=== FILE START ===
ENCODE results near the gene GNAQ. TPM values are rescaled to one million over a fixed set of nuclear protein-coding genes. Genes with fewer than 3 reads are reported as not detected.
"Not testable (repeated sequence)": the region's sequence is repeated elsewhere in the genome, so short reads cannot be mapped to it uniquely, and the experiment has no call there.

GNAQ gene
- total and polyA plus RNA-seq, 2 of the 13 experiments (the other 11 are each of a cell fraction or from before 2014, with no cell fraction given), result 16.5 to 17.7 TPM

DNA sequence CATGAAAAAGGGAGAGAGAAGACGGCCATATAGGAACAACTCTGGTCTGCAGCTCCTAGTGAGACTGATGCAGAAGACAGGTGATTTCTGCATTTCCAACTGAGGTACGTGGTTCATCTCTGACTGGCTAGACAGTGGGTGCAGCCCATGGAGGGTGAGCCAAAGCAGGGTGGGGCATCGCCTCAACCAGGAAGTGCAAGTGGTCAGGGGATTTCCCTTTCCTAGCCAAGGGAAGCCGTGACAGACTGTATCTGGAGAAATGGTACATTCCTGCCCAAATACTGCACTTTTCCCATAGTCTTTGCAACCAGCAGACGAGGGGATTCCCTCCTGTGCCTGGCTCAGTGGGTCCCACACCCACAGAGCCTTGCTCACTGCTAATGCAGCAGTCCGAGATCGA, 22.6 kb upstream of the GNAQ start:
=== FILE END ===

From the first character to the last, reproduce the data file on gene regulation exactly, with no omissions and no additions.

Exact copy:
ENCODE results near the gene GNAQ. TPM values are rescaled to one million over a fixed set of nuclear protein-coding genes. Genes with fewer than 3 reads are reported as not detected.
"Not testable (repeated sequence)": the region's sequence is repeated elsewhere in the genome, so short reads cannot be mapped to it uniquely, and the experiment has no call there.

GNAQ gene
- total and polyA plus RNA-seq, 2 of the 13 experiments (the other 11 are each of a cell fraction or from before 2014, with no cell fraction given), result 16.5 to 17.7 TPM

DNA sequence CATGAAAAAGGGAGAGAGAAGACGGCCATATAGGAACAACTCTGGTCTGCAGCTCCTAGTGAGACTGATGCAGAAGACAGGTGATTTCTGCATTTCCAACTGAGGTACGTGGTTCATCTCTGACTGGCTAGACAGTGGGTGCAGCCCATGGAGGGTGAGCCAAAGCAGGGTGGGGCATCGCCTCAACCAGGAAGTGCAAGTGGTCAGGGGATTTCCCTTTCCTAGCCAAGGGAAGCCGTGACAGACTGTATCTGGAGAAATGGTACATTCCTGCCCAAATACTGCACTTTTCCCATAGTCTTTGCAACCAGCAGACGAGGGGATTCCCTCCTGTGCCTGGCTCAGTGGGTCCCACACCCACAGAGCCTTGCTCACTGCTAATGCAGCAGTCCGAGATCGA, 22.6 kb upstream of the GNAQ start: